Turns out my Tesla doesn't handle 90% of my driving needs. It covers 125%. 100% of my needs then my wife drives it when I get home and covers 25% of her needs. Can't wait to get her a GenIII.

I don't think it's a matter of $200,000 leaving a person too poor to purchase a Model S and more a matter of priorities..... and it's not unreasonable for a luxury car to not be a priority.

WATTAGE | November 20, 2013

First World Problems...

Mathew98 | November 20, 2013

Well, I'm not in the 200k household category, but I can afford to finance an S60 over 6 years at 1.49%. The long term CBA based on gas and maintenance saving justified my purchase.

OTOH, I can't afford my wife either. She spends 4x my S60 payment each month. Do I have a choice? Nope.

I'll have to keep da wife and the mistress (MS).

DallasTXModelS | November 20, 2013


You make well over 4x my income and though my ordered 85kWh 2013 Model S which I take delivery of in less than a month costs $89720 without the Government tax credit of $7500 which I do not get because I, like over 50% of Americans, do not make over $50,000 a year and therefore do not owe $7500 in Federal taxes to have credited.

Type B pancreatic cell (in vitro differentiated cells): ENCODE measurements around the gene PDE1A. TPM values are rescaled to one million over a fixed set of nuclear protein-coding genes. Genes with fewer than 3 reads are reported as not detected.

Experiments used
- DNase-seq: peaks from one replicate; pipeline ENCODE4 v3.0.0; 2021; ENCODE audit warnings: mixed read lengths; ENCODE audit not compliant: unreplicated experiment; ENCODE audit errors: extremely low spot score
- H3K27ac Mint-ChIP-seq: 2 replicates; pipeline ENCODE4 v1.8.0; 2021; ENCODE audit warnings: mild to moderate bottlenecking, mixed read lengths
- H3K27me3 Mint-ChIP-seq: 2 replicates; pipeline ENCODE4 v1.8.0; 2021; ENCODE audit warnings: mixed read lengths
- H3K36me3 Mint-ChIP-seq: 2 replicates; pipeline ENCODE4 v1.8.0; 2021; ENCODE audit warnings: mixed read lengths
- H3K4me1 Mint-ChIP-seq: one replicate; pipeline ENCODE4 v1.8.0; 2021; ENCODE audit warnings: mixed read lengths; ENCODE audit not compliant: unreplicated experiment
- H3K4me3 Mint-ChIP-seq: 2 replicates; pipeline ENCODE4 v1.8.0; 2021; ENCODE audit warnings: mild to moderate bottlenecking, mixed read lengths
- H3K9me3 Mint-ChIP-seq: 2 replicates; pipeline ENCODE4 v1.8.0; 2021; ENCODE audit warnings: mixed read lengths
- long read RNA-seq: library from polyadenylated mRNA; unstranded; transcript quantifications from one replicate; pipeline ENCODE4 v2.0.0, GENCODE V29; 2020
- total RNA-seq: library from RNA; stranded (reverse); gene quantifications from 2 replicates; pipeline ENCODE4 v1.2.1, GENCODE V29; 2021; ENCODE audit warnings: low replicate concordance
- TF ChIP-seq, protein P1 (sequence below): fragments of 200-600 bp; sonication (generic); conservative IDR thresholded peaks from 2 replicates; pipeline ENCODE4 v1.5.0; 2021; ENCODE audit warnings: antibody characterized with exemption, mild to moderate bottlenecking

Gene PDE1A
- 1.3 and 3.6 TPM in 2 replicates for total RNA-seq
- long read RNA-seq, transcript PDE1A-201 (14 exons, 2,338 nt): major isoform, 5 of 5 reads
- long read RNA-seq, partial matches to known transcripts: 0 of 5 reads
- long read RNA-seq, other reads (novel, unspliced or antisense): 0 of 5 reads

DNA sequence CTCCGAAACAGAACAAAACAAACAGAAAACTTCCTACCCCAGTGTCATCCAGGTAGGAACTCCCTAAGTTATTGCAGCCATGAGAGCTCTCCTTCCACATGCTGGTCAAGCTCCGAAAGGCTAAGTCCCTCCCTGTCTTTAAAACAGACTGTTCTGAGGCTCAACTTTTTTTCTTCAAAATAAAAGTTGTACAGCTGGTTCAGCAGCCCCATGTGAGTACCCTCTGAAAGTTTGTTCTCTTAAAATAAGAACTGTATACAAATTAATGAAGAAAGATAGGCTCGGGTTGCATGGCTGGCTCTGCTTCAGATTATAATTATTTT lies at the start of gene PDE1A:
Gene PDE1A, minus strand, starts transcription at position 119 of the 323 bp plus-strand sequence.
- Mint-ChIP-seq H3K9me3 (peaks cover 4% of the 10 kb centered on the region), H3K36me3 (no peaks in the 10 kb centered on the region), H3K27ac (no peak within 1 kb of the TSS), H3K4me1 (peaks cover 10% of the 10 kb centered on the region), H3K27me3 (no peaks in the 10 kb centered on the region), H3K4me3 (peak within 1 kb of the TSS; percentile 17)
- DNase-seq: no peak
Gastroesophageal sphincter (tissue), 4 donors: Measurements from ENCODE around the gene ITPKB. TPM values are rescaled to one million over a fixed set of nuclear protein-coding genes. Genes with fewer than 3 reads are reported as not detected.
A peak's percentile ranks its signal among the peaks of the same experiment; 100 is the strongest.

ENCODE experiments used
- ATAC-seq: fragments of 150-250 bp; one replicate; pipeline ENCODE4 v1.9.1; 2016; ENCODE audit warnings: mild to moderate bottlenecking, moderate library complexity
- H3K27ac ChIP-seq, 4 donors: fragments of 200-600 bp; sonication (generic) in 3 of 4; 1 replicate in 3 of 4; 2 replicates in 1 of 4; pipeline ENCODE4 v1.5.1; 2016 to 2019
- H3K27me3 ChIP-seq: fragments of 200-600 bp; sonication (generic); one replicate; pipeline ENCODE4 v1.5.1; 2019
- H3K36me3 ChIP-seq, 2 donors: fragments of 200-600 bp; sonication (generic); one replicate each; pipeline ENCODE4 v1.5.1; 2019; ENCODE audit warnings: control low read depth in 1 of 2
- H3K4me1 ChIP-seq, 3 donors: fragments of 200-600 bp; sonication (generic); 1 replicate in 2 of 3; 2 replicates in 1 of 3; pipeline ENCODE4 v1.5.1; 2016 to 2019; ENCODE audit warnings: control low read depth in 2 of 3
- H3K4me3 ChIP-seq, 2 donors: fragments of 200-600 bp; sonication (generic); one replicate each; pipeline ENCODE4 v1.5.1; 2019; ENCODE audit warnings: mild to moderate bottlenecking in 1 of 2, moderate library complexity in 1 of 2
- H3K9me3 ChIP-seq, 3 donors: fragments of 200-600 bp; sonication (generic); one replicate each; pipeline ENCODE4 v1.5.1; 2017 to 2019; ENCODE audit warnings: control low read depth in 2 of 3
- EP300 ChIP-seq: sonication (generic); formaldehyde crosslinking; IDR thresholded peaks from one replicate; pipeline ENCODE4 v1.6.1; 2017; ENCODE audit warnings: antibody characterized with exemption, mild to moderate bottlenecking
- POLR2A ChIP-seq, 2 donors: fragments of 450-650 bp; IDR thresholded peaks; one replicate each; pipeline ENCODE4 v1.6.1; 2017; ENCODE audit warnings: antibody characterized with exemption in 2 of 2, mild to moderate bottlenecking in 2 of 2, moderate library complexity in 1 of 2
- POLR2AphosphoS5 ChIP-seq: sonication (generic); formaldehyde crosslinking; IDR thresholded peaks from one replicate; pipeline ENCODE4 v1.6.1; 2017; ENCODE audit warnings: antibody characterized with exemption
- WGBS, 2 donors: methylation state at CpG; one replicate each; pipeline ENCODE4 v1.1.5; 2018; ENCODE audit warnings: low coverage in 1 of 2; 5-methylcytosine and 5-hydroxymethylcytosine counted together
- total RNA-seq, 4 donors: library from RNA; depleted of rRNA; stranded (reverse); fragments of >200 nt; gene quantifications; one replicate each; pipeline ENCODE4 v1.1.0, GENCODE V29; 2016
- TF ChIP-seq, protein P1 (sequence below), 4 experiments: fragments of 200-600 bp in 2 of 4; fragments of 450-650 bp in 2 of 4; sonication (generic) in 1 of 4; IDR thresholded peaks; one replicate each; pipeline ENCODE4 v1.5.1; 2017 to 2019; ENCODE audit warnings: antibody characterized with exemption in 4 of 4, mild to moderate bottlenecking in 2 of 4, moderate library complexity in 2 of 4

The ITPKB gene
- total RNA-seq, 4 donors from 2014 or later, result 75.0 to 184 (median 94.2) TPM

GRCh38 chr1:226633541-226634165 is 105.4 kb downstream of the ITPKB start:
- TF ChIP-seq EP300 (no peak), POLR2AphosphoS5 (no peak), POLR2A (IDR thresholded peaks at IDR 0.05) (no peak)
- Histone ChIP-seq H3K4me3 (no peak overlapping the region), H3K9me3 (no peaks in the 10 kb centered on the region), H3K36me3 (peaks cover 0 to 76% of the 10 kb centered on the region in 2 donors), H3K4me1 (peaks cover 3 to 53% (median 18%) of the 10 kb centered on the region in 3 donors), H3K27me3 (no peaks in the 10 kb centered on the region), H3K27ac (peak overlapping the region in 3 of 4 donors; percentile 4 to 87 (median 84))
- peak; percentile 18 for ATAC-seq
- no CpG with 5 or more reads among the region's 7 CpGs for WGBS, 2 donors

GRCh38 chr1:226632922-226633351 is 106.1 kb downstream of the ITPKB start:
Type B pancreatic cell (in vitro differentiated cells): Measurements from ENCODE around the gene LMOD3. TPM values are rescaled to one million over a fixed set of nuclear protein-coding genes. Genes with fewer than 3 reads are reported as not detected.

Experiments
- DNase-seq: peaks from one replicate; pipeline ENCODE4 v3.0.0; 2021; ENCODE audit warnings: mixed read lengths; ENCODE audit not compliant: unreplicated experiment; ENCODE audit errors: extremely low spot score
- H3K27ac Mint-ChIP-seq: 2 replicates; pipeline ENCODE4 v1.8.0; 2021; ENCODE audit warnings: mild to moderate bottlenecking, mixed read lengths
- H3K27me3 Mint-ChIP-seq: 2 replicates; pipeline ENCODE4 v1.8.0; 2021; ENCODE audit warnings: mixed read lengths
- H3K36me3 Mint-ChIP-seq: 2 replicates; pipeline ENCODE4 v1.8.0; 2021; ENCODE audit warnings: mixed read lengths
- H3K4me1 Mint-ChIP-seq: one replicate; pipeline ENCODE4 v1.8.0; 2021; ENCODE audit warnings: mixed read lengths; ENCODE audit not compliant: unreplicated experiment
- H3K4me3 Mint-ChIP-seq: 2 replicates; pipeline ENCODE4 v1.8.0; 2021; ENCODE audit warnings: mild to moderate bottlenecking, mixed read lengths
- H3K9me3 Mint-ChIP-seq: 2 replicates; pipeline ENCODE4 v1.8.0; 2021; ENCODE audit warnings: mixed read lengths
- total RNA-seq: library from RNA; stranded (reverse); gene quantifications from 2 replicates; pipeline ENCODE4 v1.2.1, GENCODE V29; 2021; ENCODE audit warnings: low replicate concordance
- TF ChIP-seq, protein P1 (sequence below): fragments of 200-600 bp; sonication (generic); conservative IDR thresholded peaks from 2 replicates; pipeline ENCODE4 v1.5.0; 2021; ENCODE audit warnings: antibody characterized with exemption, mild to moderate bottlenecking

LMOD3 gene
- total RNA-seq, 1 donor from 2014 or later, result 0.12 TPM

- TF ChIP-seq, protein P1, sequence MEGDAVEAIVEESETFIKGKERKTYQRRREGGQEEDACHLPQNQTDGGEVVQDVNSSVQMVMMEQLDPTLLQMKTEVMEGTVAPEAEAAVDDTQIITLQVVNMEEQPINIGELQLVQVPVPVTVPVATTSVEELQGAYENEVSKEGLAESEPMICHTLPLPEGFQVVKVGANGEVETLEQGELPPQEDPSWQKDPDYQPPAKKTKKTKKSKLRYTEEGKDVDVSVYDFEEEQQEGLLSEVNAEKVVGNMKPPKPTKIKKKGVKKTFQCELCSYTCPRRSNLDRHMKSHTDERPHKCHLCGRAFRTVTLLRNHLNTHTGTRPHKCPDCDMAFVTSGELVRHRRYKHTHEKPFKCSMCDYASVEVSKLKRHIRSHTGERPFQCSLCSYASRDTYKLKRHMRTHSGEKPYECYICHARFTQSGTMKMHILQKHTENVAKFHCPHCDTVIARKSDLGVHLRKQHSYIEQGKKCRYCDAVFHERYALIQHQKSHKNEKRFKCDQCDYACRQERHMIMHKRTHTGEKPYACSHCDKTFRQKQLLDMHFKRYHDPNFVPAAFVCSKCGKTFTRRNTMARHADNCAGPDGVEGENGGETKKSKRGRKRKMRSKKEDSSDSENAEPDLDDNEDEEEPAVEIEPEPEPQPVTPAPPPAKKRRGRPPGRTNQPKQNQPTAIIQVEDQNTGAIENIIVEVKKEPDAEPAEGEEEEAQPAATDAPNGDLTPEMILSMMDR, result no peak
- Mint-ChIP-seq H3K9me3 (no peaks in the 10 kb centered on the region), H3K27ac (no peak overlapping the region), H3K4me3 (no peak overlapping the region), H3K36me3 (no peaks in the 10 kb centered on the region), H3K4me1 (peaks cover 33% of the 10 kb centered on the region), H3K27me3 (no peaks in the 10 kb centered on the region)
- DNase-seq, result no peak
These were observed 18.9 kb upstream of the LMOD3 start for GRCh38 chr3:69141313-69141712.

But since a person who makes less than $50,000 a year cannot afford the gasoline at $3.509-$4.509 a gallon to drive 52 mile round trip a day to make my less than $50,000 middle class salary. I need an Electric car with a range of at least 60 miles per charge. (I have no mortgage and no debt.) I am within 6 years of retirement and am considering this car purchase probably will be the last car I will purchase in my lifetime. I want a 4 door car that can seat 5 when needed and has plenty of trunk space. Since I will probably like to take a few 300 mile trips after retiring a range of near 300 miles er charge would be desired.

I added up the price of gas at only $3.509 a gallon to drive the 20,000 miles per year over the next 6 years until my retirement and added that to the cost of my current ICE 5.5 year old car with 108,000 miles and I get the cost of my new 85kWh Model S.

I find it very interesting that a "well-off" thinks it's not doable to consider a car that is $80,000 and is whining on a public forum for a company to make a $40,000 car and I, which am closer to being a "have not" than a "well-off," can see that I can't afford not to by a Model S.

J.T. | November 20, 2013

@Mathew98 All I ever aspired to was to make enough money to live as well as my wife and kids.

eddiemoy | November 20, 2013

@ mrbohnert

you seem a little short sighted and over looking the overall cost of the vehicle over time. i use to spend $500 a month on gas, after i went with tesla, i spend only $120 on electricity. then i went the extra step to get solar and now i drive for free as i'm saving over $120 a month in electricity.